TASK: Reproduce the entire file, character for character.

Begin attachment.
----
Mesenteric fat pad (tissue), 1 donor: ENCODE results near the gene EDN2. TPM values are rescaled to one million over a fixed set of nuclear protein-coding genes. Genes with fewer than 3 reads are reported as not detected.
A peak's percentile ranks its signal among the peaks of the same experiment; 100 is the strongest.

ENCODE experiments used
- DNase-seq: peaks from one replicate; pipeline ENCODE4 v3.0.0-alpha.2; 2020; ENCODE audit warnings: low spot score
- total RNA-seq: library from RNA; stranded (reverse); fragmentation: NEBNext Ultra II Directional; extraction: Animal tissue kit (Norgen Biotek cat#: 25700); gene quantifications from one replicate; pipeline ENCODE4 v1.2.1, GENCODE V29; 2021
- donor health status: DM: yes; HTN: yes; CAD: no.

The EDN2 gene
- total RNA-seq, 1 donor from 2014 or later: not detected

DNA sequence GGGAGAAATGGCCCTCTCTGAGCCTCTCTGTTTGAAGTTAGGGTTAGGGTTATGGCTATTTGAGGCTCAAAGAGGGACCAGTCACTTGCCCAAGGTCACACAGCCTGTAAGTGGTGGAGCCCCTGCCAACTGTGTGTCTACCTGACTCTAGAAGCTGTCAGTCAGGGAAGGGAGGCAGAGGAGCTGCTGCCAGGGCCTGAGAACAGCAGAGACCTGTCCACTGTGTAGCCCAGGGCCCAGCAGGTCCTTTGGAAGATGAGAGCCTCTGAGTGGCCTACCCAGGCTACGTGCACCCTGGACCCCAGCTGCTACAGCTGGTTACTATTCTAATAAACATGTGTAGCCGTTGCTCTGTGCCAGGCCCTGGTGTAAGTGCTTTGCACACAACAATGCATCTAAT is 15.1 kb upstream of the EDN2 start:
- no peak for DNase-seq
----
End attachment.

Mesenteric fat pad (tissue), 1 donor: ENCODE results near the gene EDN2. TPM values are rescaled to one million over a fixed set of nuclear protein-coding genes. Genes with fewer than 3 reads are reported as not detected.
A peak's percentile ranks its signal among the peaks of the same experiment; 100 is the strongest.

ENCODE experiments used
- DNase-seq: peaks from one replicate; pipeline ENCODE4 v3.0.0-alpha.2; 2020; ENCODE audit warnings: low spot score
- total RNA-seq: library from RNA; stranded (reverse); fragmentation: NEBNext Ultra II Directional; extraction: Animal tissue kit (Norgen Biotek cat#: 25700); gene quantifications from one replicate; pipeline ENCODE4 v1.2.1, GENCODE V29; 2021
- donor health status: DM: yes; HTN: yes; CAD: no.

The EDN2 gene
- total RNA-seq, 1 donor from 2014 or later: not detected

DNA sequence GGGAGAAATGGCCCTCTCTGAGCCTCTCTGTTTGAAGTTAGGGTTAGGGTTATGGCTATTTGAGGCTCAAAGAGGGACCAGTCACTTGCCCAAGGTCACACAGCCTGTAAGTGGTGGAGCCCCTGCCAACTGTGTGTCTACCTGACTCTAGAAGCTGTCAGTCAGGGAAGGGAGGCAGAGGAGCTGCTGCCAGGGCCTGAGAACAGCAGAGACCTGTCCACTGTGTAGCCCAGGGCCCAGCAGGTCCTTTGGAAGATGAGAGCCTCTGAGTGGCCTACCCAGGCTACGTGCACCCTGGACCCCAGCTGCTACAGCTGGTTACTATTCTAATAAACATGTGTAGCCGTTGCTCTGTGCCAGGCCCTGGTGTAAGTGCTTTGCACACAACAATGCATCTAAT is 15.1 kb upstream of the EDN2 start:
- no peak for DNase-seq